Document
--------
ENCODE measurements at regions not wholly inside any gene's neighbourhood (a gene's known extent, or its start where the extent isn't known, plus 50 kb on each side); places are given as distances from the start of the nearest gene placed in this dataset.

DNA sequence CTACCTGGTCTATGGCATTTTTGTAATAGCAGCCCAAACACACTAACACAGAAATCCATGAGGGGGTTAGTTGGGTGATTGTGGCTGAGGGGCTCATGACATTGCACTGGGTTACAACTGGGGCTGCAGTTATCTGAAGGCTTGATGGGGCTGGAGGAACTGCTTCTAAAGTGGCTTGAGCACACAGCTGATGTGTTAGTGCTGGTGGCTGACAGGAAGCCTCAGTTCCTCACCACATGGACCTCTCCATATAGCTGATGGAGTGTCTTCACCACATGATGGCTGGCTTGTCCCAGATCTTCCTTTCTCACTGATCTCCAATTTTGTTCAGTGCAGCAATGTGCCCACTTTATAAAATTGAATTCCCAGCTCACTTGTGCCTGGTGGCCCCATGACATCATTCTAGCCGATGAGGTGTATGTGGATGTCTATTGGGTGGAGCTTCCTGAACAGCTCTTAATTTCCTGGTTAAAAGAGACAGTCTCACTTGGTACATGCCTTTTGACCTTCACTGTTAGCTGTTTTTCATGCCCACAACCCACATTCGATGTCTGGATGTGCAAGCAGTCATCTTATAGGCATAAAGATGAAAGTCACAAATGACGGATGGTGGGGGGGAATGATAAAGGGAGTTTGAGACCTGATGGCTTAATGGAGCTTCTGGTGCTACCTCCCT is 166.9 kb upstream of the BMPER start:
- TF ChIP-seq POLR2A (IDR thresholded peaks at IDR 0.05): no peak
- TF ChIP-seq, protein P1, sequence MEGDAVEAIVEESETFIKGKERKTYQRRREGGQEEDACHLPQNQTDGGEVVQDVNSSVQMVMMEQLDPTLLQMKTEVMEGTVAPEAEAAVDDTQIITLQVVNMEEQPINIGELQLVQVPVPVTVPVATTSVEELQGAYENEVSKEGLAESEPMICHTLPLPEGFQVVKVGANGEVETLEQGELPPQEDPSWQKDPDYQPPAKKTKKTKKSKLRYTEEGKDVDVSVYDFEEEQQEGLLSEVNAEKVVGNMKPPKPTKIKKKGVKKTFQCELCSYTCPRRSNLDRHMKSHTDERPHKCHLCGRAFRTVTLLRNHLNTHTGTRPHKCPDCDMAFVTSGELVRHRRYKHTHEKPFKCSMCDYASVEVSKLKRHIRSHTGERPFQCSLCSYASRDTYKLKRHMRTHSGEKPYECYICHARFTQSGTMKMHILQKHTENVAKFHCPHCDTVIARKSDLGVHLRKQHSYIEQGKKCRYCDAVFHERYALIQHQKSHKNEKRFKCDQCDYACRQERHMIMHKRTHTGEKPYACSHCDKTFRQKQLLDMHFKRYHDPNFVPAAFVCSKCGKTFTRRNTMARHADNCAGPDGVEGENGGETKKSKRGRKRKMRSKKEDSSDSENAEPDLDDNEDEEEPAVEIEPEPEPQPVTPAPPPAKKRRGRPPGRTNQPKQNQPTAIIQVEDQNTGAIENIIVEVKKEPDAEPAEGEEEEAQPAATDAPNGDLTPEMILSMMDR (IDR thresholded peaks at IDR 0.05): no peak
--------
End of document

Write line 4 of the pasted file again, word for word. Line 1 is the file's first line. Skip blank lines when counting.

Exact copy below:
- TF ChIP-seq, protein P1, sequence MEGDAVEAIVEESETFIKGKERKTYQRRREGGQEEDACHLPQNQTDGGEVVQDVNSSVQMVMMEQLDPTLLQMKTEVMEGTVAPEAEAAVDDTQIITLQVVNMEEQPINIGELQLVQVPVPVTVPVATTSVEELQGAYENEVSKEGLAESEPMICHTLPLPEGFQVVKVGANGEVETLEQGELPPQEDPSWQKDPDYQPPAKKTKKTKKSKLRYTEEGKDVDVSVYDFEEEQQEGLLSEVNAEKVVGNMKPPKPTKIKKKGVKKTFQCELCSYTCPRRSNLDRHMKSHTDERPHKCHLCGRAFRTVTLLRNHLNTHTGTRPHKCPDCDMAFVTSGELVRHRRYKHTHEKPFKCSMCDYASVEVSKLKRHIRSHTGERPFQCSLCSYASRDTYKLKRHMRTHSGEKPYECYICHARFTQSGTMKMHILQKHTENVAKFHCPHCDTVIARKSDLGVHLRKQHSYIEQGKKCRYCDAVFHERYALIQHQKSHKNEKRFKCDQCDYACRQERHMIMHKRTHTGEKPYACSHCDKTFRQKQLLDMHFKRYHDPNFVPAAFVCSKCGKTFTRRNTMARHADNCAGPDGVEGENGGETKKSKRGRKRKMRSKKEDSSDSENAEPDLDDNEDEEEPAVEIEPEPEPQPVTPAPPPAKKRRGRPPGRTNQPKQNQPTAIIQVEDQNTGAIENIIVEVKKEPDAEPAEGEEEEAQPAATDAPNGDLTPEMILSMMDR (IDR thresholded peaks at IDR 0.05): no peak